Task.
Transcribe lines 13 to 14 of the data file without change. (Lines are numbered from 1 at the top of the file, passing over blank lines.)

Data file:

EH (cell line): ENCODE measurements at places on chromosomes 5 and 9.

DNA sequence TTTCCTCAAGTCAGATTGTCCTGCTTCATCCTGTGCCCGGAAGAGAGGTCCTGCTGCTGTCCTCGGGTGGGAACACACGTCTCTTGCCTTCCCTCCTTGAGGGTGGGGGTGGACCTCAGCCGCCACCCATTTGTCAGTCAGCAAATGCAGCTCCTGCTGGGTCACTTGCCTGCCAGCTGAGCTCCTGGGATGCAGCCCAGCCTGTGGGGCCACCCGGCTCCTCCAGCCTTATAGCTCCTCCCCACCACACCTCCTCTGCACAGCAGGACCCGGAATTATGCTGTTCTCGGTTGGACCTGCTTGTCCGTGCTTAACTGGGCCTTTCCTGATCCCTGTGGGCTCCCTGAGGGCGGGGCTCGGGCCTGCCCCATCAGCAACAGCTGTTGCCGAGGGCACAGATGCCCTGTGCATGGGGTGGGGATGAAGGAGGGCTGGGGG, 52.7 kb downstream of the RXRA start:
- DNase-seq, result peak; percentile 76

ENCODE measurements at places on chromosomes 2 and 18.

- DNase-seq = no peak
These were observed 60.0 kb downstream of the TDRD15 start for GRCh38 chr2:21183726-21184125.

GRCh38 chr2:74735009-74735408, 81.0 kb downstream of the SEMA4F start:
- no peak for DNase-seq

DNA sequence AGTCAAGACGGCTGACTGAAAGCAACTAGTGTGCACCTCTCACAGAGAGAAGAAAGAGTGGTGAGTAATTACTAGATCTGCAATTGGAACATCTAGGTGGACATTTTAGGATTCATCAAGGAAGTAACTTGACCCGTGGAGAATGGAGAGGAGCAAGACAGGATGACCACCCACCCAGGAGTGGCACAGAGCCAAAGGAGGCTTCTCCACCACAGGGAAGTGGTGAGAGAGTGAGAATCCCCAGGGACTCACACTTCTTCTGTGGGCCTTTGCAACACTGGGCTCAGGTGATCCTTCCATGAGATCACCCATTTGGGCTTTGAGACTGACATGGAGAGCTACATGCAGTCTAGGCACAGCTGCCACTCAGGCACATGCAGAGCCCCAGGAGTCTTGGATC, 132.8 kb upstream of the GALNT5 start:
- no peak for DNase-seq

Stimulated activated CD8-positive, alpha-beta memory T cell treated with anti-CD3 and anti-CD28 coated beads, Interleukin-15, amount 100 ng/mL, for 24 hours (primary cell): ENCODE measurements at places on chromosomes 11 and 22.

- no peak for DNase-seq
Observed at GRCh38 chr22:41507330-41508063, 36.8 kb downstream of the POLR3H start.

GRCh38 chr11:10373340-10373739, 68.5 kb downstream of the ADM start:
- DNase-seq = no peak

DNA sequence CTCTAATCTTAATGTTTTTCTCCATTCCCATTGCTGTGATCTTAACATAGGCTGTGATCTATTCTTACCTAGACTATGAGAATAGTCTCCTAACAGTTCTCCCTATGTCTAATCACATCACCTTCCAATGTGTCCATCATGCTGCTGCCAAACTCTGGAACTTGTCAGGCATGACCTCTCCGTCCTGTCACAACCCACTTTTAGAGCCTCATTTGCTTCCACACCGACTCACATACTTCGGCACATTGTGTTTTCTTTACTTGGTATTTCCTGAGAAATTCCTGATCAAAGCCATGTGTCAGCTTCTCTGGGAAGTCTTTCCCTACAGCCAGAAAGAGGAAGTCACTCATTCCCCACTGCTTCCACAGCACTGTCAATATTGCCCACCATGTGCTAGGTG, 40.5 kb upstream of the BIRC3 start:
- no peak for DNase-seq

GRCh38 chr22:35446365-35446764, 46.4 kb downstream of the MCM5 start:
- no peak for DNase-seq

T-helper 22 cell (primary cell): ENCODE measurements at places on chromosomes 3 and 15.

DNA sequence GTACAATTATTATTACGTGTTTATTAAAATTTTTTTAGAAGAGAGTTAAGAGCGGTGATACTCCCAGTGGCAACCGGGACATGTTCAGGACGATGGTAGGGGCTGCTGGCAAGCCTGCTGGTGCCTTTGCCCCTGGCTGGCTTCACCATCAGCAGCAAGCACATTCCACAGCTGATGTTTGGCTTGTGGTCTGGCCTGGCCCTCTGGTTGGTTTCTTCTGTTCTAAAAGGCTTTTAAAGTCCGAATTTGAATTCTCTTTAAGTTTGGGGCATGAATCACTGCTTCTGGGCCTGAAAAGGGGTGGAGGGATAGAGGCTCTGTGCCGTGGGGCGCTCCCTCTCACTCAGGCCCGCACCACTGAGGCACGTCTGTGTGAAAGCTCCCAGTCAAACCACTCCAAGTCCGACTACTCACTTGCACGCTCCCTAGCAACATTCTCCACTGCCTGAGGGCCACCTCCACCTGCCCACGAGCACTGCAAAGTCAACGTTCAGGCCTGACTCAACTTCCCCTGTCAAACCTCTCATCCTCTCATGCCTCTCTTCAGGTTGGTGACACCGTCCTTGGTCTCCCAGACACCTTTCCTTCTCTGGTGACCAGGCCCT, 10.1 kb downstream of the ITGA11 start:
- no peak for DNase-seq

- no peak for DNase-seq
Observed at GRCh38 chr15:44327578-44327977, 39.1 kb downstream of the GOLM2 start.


Observed at GRCh38 chr22:41507330-41508063, 36.8 kb downstream of the POLR3H start.

GRCh38 chr11:10373340-10373739, 68.5 kb downstream of the ADM start: